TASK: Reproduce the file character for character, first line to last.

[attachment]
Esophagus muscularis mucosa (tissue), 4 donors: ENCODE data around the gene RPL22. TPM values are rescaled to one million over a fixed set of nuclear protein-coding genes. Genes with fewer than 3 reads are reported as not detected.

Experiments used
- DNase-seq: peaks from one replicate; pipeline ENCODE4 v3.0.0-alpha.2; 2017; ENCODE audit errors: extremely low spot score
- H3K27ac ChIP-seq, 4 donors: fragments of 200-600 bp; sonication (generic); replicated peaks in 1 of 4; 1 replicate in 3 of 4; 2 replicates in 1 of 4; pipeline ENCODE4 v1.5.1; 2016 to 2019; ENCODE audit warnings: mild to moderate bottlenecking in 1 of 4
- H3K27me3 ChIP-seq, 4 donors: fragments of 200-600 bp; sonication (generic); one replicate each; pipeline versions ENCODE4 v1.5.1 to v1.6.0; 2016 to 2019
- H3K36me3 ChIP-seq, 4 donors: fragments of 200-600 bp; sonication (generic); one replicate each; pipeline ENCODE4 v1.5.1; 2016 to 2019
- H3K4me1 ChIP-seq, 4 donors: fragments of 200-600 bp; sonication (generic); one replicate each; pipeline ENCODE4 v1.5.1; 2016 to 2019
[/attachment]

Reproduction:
Esophagus muscularis mucosa (tissue), 4 donors: ENCODE data around the gene RPL22. TPM values are rescaled to one million over a fixed set of nuclear protein-coding genes. Genes with fewer than 3 reads are reported as not detected.

Experiments used
- DNase-seq: peaks from one replicate; pipeline ENCODE4 v3.0.0-alpha.2; 2017; ENCODE audit errors: extremely low spot score
- H3K27ac ChIP-seq, 4 donors: fragments of 200-600 bp; sonication (generic); replicated peaks in 1 of 4; 1 replicate in 3 of 4; 2 replicates in 1 of 4; pipeline ENCODE4 v1.5.1; 2016 to 2019; ENCODE audit warnings: mild to moderate bottlenecking in 1 of 4
- H3K27me3 ChIP-seq, 4 donors: fragments of 200-600 bp; sonication (generic); one replicate each; pipeline versions ENCODE4 v1.5.1 to v1.6.0; 2016 to 2019
- H3K36me3 ChIP-seq, 4 donors: fragments of 200-600 bp; sonication (generic); one replicate each; pipeline ENCODE4 v1.5.1; 2016 to 2019
- H3K4me1 ChIP-seq, 4 donors: fragments of 200-600 bp; sonication (generic); one replicate each; pipeline ENCODE4 v1.5.1; 2016 to 2019